Also, though quasi-judicial powers such as the ability to issue protective orders and conduct hearings were given to it in 1991, the GAO still cannot order injunctive or declaratory relief, as can the courts.
Finally, lengthening processing times for the GAO to render a decision can defeat the contractors objective of obtaining timely relief. Though the 1991 reforms narrowed the allowable time for a decision from 125 days to 100, the GAO may re-classify any issue that arises during the review process, adding another 100-days for each new protest, and dimming the contractors prospects accordingly.
Other considerations: The GAO will usually hear only a party in a direct contractual relationship with the federal government, so it is not a satisfactory forum for a subcontractor experiencing award difficulties with its Prime unless the subcontractor has somehow accepted direct responsibility to the federal government under its contract, perhaps through the filing of a teaming agreement.
3. The United States Court of Federal Claims
The Claims Court is a trial court like any federal district court, and exercises subject matter jurisdiction over claims against the federal government. In government contracts cases, however this court hears only pre-award bid protests. This means that it may be necessary to obtain a stay of an award, either from the procuring agency, the GAO, or the Court itself, if jurisdiction is to be retained. Decisions are generally rendered promptly and, as in a district court, occasionally may be obtained the day of hearing.
Some positives: The Claims Court and all district courts have the equity powers to grant injunctive relief and issue declaratory judgments - these can be very useful forms of relief to a contractor seeking to wrest a contract award away from a third party; Claims Court judges tend to be familiar with government contracts principles; that courts discovery tools can be useful in proving complicated cases.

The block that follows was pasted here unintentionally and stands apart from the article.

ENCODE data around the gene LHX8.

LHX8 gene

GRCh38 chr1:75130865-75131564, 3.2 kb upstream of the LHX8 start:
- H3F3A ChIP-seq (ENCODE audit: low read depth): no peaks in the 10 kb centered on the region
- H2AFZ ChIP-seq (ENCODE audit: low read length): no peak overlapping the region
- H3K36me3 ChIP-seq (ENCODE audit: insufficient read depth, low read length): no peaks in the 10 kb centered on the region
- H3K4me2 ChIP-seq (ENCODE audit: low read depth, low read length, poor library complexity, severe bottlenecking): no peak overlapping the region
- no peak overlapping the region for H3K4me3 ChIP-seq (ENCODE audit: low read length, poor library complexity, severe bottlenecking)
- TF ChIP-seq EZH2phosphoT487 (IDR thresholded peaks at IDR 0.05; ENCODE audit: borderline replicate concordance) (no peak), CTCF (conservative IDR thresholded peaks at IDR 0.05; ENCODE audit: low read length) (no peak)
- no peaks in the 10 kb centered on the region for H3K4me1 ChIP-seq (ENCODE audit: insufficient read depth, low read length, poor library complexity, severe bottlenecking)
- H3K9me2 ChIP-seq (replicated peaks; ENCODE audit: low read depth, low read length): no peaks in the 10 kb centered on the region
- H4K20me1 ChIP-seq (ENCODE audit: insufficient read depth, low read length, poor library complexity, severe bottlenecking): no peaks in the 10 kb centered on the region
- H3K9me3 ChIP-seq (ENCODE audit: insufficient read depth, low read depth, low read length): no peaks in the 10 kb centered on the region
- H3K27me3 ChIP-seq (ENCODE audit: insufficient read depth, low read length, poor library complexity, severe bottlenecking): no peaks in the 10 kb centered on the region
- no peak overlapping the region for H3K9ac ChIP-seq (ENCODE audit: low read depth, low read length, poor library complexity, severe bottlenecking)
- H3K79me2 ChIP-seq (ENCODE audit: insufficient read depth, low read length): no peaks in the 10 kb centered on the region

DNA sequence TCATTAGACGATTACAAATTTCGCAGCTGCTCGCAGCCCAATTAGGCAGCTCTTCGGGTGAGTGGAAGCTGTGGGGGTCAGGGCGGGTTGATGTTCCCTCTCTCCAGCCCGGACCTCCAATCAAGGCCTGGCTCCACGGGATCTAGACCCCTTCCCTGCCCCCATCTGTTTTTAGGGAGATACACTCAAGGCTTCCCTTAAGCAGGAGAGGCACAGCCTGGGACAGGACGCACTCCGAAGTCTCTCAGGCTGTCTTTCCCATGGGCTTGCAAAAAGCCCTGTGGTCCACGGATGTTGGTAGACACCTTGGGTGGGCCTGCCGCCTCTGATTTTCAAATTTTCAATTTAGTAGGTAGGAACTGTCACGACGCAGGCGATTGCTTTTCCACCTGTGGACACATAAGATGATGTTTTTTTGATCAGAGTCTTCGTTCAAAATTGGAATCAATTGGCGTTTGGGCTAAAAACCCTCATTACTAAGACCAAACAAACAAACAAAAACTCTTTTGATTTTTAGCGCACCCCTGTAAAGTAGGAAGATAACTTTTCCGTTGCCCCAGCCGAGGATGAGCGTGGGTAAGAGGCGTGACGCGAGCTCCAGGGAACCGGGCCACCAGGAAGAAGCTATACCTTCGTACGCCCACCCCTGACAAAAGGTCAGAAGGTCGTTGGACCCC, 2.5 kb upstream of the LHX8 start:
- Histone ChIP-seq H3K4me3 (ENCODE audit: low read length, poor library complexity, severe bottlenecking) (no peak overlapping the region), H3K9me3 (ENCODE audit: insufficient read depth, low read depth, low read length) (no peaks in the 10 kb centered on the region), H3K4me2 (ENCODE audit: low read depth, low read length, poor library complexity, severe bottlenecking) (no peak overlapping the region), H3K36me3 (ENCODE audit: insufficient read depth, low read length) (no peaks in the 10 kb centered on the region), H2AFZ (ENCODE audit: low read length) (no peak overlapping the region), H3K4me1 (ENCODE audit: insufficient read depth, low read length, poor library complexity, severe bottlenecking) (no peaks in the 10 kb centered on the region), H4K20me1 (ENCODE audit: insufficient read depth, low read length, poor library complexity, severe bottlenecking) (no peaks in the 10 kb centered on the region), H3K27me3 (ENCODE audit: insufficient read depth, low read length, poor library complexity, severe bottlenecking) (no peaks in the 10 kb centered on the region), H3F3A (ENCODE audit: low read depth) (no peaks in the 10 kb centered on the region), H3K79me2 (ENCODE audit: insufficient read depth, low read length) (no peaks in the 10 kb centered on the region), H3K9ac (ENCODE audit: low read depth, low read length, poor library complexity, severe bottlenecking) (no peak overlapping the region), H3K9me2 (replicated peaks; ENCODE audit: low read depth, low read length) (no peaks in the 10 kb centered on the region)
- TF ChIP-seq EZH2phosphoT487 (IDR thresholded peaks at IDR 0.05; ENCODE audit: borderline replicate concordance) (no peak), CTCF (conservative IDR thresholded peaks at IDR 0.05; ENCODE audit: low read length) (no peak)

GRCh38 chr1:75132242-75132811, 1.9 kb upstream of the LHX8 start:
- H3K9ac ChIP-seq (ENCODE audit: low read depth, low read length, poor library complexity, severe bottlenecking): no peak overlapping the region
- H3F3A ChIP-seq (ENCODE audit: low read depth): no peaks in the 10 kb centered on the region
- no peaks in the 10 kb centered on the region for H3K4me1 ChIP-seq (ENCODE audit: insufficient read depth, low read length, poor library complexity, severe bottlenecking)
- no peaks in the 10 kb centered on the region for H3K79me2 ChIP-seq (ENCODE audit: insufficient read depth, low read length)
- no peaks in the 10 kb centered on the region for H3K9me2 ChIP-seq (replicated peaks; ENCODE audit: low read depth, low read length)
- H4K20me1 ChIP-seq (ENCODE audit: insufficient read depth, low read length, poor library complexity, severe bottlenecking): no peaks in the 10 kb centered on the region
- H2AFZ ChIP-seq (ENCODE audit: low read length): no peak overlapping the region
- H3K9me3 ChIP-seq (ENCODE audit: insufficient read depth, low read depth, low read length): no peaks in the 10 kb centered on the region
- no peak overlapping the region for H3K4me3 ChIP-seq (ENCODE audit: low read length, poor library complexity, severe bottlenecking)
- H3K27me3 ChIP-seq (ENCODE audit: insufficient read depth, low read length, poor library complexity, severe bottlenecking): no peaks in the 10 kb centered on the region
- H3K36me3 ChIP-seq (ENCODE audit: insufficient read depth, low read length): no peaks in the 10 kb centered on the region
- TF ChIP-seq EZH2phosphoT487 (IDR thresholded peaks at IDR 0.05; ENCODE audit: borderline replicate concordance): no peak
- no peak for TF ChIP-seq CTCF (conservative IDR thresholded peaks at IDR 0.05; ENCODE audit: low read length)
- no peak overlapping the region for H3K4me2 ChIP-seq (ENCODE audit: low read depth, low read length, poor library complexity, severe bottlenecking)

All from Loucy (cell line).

Negatives: Litigation before the Claims Court, as with all federal cases, can be very costly, and in some cases can drag on for years.
4. Federal District Courts
Most federal district courts now only hear post-award disputes. The following three federal judicial districts, however, will hear both pre and post award protests: notably the 1st Circuit (for actions arising within Massachusetts, Maine, New Hampshire, Rhode Island, and Puerto Rico); the 3rd Circuit (covering Pennsylvania. New Jersey, Delaware, and the U.S. Virgin Islands); and the U.S. District Court for the Central District of California.
An additional benefit of resorting to a U.S. district court for ones bid protest, besides those discussed under Claims Court, is that of geographic convenience. Negatives include the lesser degree of familiarity with government contract law that prevails among district court judges than in other available fora.
The success rate for federal contractors in each forum discussed above runs at approximately 20% according to published accounts.
Other issues to be considered besides those discussed above include the nature of the protest or issues involved, whether or not discovery may be needed to enable the protester to prove his case, whether or not the protester is the incumbent contractor, and the amount of money at stake.
Some special tribunals, such as are maintained by the Small Business Administration, the Department of Labor, and the Justice Department, may also have jurisdiction over particular contracts.
Finally, a cautionary note: a protest will not generally be considered unless it is filed timely, i.e. within whatever stated calendar or federal working days, applies with a particular agency. That deadline must thus always be considered at the very outset when considering a possible bid protest.
Comment: Selecting the right forum for hearing a federal bid protest, and following procedures that are appropriate to the issues involved and forum selected, are critical to a government contractors prospects for meaningful, timely relief.
© ASSOCIATION OF INDEPENDENT GENERAL COUNSEL 1998; (all rights reserved). This article is not intended as legal advice. Consult a qualified attorney for assistance concerning a specific issue or problem.